Considering a move to Florida......need advice.

Christine

DIS Veteran
Joined
Aug 31, 1999
DW and I are looking very closely at The Villages, which is about an hour north of WDW. We visited there last spring and really liked it, and we're visiting again in May. It's not on the water but it's beautiful and there are a ton of things to do. Home prices there range from 130K to over 1 mil.

Like others have mentioned, my advice is to look around and see for yourself what works best for you.
My parents moved there last year and are really enjoying it.
 
  • NYCgrrl

    DIS Veteran
    Joined
    Jul 13, 2017
    MA its the worst for taxes!
    Nah...it just seems that way what with the neighbors (someone I met in CT) calling your home state, "Taxachussetts". He called NYS, " The Vampire State" so you are not alone:).

    When I'm considering a new locale, I check local media sources such as newspapers, blogs, citydata.com, et al.
    Like others, agreeing that checking the rules for specific HOAs you've an interest in to find out about live in visitors, etc. is a good idea.
     
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  • L&Lfan

    DIS Veteran
    Joined
    Jun 6, 2008
    10 Worse States for Taxes
    1. Illinois
    2. Connecticut
    3. New York
    4. Wisconsin
    5. New Jersey
    6. Nebraska
    7. Pennsylvania
    8. Ohio
    9. Iowa
    10. Kansas
     
  • L&Lfan

    DIS Veteran
    Joined
    Jun 6, 2008
    I’m surprised that taxes in NE, IA and KS are higher than some other states I expected.
     

    nkereina

    Last chance to lose your keys.
    Joined
    Feb 11, 2009
    Whether college aged kids can live in a 55+ community part time will vary by community. So you'd need to review the bylaws of any community you are considering to understand whether that's permitted. My parents live in a 55+ community and their bylaws state that only one resident of the household is required to be 55+. I think its worded in a way where the intention is that if a husband is 55 and a wife is 53 (for example), they can still live there. I don't think the intention is to have teenagers or 20-somethings around, but it would technically be permitted under their bylaws.

    If you don't have a specific area in mind, how do you know FL is where you want to be? When my aunt retired, she was dead set on moving to FL. Turns out she ended up liking North Carolina more, and ended up purchasing there. For her, especially now as she's aging, the weather is more tolerable, the driving is easier, and she's closer to her family that still lives here in the Northeast.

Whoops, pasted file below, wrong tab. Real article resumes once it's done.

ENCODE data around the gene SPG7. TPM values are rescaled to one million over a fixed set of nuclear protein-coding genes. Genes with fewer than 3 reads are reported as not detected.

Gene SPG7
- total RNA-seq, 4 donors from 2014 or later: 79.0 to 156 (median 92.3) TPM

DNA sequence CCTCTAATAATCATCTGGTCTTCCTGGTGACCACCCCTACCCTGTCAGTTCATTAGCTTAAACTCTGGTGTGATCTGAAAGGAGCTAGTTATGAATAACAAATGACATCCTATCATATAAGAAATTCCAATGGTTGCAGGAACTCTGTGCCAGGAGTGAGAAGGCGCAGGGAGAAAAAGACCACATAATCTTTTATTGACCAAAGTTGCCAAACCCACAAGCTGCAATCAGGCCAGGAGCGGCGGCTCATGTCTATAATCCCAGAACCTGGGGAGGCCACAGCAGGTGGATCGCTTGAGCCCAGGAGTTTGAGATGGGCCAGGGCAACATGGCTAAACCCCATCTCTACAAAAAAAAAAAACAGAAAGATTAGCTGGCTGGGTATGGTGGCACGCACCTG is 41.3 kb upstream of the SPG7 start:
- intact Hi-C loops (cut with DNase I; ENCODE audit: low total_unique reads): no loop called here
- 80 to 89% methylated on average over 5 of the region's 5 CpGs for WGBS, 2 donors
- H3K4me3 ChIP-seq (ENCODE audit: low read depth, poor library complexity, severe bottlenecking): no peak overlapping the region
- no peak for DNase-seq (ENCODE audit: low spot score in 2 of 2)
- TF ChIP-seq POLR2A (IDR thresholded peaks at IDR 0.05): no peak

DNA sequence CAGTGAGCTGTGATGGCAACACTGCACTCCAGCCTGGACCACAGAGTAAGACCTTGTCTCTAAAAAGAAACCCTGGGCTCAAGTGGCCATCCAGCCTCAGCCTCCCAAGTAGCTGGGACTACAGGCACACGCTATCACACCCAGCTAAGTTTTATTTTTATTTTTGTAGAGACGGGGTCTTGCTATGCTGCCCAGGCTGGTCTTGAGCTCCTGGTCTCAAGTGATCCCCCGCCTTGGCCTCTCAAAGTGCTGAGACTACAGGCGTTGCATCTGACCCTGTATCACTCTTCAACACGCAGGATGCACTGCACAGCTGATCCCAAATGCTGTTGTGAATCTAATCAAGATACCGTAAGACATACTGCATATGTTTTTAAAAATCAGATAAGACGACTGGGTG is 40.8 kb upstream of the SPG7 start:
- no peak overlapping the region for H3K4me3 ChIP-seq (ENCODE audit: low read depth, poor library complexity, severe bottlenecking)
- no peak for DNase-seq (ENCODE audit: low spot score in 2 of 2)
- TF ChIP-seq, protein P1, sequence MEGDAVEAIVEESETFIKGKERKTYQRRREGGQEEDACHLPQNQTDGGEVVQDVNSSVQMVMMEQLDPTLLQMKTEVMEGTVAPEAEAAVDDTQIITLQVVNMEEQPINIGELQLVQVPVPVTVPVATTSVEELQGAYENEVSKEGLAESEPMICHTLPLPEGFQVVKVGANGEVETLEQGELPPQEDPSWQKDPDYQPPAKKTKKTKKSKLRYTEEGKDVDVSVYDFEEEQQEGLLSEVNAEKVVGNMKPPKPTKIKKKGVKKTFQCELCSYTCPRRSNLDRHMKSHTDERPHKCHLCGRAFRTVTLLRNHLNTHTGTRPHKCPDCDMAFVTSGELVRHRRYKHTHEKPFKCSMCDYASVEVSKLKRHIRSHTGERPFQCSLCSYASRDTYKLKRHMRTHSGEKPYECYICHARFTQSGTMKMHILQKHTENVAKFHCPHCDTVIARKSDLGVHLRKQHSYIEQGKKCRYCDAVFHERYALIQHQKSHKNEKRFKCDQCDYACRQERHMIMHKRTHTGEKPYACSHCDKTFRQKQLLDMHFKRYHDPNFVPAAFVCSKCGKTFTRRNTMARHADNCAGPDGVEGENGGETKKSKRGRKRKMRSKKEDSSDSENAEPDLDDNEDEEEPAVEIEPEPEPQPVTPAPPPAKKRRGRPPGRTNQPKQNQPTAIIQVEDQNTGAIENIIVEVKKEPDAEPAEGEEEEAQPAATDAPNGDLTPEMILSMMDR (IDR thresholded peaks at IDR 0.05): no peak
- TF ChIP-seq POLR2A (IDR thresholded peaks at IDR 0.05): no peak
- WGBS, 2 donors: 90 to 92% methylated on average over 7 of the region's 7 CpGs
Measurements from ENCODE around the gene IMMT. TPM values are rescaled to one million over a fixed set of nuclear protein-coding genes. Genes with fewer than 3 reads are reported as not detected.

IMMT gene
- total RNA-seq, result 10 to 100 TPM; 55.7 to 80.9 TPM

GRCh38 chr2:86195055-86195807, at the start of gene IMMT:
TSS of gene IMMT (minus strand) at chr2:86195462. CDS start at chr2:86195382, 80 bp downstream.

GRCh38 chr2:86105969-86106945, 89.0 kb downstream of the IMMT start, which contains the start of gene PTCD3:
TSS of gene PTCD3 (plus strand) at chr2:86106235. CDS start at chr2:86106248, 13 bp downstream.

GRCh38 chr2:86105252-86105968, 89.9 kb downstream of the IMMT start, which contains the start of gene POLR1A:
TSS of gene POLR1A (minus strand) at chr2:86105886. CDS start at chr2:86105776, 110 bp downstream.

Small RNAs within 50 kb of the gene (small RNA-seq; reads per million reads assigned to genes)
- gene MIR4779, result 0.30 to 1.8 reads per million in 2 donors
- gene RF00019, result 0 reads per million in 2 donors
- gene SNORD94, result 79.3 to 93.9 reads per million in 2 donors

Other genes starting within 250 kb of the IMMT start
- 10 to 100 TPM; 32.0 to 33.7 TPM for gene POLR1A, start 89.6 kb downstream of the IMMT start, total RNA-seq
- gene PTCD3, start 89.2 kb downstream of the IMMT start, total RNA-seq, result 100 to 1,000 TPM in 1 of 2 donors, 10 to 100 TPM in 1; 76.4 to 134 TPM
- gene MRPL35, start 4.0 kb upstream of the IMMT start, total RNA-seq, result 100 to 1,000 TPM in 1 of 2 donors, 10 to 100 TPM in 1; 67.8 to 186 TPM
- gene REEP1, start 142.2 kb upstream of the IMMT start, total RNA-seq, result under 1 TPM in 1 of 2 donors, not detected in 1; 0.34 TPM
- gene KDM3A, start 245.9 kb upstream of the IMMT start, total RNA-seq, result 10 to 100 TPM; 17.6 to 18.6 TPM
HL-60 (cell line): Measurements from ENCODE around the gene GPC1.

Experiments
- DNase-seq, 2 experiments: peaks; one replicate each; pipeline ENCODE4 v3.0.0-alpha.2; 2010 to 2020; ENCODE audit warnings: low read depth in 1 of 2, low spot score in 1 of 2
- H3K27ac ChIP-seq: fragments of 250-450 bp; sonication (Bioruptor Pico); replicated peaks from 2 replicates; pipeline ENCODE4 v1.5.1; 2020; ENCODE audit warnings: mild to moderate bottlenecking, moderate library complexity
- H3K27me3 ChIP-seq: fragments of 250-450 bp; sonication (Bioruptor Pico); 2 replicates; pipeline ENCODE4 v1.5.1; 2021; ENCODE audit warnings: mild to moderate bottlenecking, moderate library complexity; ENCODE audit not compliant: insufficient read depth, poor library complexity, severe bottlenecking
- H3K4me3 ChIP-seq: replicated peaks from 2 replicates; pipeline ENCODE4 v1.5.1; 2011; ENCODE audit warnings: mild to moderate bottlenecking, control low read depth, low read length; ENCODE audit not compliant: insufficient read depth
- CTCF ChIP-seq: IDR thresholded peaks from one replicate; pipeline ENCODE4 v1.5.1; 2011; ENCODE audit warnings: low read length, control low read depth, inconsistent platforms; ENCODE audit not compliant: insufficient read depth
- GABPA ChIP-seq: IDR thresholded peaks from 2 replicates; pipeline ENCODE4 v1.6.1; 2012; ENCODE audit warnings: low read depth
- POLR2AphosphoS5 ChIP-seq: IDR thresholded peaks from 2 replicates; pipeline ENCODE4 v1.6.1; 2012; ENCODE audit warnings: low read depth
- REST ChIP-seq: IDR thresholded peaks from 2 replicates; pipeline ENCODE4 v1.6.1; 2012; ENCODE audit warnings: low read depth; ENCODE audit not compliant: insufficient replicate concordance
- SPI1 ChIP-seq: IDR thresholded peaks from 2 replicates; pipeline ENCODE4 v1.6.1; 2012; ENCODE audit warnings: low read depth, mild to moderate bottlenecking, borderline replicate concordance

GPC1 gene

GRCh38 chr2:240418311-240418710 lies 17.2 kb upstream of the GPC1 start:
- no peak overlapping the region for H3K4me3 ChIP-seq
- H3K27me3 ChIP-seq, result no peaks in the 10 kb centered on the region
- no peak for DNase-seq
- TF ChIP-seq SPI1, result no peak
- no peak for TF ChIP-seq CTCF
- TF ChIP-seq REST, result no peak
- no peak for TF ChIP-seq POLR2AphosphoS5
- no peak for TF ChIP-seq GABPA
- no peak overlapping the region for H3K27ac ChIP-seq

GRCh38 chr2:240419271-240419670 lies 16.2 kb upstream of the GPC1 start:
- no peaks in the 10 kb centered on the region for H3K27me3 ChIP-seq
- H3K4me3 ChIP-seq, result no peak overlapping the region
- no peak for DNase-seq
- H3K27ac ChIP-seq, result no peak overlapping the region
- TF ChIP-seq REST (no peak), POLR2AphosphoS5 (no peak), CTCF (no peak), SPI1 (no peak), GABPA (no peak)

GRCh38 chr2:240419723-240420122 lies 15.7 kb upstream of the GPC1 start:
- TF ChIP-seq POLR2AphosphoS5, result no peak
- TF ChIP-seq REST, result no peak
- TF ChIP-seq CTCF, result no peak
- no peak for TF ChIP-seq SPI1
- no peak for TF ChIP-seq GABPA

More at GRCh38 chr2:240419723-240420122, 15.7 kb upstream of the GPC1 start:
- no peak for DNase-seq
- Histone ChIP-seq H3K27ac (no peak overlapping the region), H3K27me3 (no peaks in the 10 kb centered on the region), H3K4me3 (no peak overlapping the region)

Disneybuckeye

    DIS Veteran
    Joined
    Apr 24, 2010
    Great, we are #8. We were looking at a $800k condo in Breckenridge and I said the Real Estate Agent that the property taxes were slightly worse then ours in Ohio at $24k per year. She looked at the sheet and said the $2k was annual, not monthly. I told DH we are buying one of these just for the cheap property taxes.
     

    VandVsmama

    DIS Veteran
    Joined
    Mar 28, 2011
    OP - are you looking for a community within walking distance of the beach or easy driving to the beach (like up to an hour's drive)?
     

    mjkacmom

    DIS Veteran
    Joined
    Feb 20, 2006
    Great, we are #8. We were looking at a $800k condo in Breckenridge and I said the Real Estate Agent that the property taxes were slightly worse then ours in Ohio at $24k per year. She looked at the sheet and said the $2k was annual, not monthly. I told DH we are buying one of these just for the cheap property taxes.
    There is a large, very old fixer upper for sale in town for under $900,000, taxes $35,000 a year. Not for me!
     

    HopperFan

    "It's a bug-eat-bug world out there, princess."
    Joined
    Sep 6, 2003
    OP

    Sounds like you need to do LOTS of homework so that your move is successful for you. I have purchased a "retirement" home in Florida. I am walking distance to the ocean (what we wanted) and in a "condo" community. It is not 55 and over, I was not interested in that for various reasons. Our community is not age restrictive but the bulk of the full timers are well over that. We have LOTS of amenities and activities, especially for the retired community. We are surrounded by entertainment, dining options, lots of free live music, festivals etc. St. Augustine.

    I highly suggest you plan your vacations over the next five years to different places that your research would put in top 3-5. Like choosing a college but more important, you need to visit in person, get a feel for the area, the people etc. I would closely review the by-laws of any retirement community to be sure you can live within their rules. Many would prevent your kids from visiting more than a short visit or using any amenities. I would closely google and research any specific communities you are looking at; as a follower of Florida news it is quite common to see lawsuits, infighting, law intervention and hostile climates among residents for anything from gardens to vehicles to board members to assessments to politics etc. I would want my final community to have no issues that have become public headlines. I would look at the surrounding area and how close you are to outside amenities so down the road traveling to what you want isn't a production. If you are cruisers, closer to ports are good; if you are travelers, closer to airports; if you like seasons, farther north. Check closely INSURANCE and TAXES (they have to make up for no income tax somewhere). Check the financial health of the community, are there any assessments and what exactly they will take care of in regards to your home/property. And you have to merge your price point with what kind/size home you want.